Developments in Immigration
The leader of the Labour Party recently made some remarks on the subject of immigration. He admitted, in a speech given to the Institute for Public Policy Research, that the last Labour government had made errors in regard of immigration policy. Mr. Miliband asserts that the Party must now change its tack.
Addressing the concerns of some of his countrymen Mr. Miliband allows that, ‘Worrying about immigration, talking about immigration, thinking about immigration, does not make them bigots’. Since there has been a popular perception that the expression of such concerns can originate only in bigotry, this is a welcome admission.
The prior attitude among politicians and pundits resulted in the whole subject being considered ‘taboo’. A lack of debate and scrutiny — indeed refusal of any space for public debate — has driven some voters into the arms of ‘nationalist’ parties.
It is vital that all fields of public policy be open to scrutiny and debate, and that there be no knee-jerk dismissals of ‘backward’ or ‘radical’ concerns. The strength of a policy, indeed, is measurable in its ability to stand up to scrutiny. A policy which cannot do so is rightly to be dropped. Since the make-up of any community naturally changes consequent upon the arrival of substantial immigrant groups, it is in the interests of the common good that those in place have a favourable outlook upon the arrival of newcomers. Otherwise community cohesion, and society itself, must suffer.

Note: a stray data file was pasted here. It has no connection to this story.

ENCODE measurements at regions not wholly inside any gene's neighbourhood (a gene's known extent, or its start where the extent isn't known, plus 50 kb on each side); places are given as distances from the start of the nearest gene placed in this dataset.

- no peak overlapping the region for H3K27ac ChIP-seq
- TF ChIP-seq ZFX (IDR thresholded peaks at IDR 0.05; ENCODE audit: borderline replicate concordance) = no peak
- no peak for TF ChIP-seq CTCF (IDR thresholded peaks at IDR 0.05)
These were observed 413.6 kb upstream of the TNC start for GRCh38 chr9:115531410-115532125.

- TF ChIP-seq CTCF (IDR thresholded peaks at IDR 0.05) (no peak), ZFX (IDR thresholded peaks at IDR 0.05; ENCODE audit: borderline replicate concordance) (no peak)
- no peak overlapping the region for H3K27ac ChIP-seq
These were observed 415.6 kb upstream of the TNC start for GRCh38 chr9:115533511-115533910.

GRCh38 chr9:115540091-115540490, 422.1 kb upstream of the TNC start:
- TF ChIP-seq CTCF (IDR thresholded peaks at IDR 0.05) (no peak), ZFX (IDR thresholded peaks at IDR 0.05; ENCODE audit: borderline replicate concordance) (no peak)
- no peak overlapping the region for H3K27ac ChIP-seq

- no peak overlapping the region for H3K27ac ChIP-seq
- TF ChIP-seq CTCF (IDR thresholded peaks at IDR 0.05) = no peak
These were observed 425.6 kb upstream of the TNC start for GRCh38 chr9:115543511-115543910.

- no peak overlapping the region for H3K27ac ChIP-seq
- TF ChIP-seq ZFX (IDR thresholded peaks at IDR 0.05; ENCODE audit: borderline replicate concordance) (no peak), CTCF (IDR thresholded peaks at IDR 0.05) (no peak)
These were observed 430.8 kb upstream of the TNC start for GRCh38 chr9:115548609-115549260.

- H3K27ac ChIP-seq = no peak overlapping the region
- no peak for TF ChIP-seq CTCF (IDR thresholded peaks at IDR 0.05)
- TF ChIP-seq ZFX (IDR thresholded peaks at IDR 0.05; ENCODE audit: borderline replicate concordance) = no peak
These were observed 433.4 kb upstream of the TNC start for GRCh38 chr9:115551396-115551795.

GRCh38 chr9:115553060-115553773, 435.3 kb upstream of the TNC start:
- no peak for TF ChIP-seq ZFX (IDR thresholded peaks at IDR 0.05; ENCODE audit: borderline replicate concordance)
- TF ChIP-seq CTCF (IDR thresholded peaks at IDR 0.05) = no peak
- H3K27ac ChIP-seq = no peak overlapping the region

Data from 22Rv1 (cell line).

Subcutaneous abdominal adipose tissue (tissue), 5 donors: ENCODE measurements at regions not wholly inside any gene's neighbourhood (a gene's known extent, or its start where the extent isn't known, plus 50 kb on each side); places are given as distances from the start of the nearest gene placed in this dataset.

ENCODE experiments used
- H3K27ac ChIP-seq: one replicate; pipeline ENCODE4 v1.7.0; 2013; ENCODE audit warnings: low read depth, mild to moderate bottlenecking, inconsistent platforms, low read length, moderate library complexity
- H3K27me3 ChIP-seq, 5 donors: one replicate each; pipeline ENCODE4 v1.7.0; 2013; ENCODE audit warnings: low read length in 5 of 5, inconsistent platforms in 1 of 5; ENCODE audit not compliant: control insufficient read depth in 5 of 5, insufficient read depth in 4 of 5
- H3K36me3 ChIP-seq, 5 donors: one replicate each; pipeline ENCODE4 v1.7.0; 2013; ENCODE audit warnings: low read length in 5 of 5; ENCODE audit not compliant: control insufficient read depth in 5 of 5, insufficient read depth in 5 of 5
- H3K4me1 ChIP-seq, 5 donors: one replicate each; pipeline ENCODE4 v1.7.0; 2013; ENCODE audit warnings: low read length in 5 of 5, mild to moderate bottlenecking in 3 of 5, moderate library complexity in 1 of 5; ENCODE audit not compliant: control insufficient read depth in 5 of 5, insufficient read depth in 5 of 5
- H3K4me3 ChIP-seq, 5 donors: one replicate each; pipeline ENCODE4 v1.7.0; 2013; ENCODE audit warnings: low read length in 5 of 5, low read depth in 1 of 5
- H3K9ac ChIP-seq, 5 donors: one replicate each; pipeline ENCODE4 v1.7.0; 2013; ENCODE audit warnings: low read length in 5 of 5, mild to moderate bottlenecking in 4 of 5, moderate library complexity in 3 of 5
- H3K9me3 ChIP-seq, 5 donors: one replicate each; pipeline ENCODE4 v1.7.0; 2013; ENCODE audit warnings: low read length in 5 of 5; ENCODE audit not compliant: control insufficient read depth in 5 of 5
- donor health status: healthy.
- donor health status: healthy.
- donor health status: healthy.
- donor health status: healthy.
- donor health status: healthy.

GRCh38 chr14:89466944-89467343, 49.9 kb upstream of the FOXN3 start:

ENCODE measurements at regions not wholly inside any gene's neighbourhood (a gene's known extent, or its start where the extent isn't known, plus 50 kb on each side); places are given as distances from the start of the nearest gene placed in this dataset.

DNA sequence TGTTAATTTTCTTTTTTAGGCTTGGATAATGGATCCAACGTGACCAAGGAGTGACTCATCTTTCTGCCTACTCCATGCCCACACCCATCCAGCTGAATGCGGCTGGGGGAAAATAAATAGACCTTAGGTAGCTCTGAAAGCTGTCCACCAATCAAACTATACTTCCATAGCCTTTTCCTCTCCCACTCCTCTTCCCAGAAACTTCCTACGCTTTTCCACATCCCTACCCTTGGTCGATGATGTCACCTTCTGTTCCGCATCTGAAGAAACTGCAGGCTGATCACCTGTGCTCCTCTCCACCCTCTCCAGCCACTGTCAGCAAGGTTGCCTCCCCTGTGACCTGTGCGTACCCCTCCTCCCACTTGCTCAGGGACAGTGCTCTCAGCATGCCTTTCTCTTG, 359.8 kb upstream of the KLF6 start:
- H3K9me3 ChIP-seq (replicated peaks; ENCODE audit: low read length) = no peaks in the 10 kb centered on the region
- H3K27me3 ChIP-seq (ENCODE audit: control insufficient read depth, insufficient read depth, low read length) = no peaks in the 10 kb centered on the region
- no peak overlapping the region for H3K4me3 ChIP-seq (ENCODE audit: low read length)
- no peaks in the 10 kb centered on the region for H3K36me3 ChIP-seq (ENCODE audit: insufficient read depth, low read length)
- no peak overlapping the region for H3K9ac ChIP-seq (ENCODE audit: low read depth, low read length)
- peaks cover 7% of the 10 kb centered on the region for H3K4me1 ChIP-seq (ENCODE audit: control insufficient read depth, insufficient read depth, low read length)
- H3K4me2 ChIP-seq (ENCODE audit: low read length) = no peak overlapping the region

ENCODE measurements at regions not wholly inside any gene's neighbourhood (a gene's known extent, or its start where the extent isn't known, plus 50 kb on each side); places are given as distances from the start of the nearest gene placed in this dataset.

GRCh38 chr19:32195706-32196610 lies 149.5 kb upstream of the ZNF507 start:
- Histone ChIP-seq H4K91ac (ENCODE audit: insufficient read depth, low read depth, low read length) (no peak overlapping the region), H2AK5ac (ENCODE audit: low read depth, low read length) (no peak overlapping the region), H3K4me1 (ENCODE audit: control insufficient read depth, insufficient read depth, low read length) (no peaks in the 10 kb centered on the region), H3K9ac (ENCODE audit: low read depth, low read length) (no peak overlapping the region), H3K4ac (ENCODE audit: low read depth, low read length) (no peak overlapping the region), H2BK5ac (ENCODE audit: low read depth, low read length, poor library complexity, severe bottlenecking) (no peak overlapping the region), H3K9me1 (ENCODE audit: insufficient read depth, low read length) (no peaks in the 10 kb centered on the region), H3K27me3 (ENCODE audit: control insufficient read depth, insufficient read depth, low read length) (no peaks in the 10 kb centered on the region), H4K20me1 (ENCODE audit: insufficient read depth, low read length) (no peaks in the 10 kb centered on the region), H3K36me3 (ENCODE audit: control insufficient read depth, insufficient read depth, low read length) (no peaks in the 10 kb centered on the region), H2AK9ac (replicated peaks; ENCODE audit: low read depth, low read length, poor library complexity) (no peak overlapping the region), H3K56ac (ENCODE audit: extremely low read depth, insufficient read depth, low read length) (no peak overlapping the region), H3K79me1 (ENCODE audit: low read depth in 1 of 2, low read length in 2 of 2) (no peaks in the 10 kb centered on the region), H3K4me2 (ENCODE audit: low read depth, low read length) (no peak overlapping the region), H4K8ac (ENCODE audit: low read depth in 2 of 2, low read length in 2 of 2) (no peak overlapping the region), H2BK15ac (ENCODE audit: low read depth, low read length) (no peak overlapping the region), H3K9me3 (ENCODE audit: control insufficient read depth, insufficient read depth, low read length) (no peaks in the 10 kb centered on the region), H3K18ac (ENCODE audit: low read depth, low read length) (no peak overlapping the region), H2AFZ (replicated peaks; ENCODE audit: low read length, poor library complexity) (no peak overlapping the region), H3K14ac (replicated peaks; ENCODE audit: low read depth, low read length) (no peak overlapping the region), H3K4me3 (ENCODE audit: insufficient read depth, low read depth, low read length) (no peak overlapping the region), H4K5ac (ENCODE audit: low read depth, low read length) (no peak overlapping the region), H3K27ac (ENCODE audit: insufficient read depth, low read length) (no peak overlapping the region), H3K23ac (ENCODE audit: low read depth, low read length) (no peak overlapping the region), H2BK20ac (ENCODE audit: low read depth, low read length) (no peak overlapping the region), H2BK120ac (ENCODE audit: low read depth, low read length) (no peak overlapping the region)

A number of considerations must be kept in mind when a topic such as immigration is debated. There must be focused attention given to the needs of the economy and the community, to the ability of public services to deal with an increased populace and to appropriate integration. The debate should not focus upon race.
Since community cohesion is critical for resident populations, it ought to be taken seriously and openly discussed. Mr. Miliband’s intervention is certainly helpful in this respect. He proposed in his speech that records be kept of employments taken up by those immigrating into the country, with a view to assisting government in ascertaining where demand for particular skills outstrips the supply of qualified individuals. This information might then be used to guide appropriate investment in education such that vocational training would correspond to the real needs of the economy.
The parties to the present governing coalition, whilst having divergent views on the issue, have been willing to discuss issues related to immigration. It is good news that the Labour Party now acknowledges the need to join in. This is healthy not only for political debate but also for society as a whole.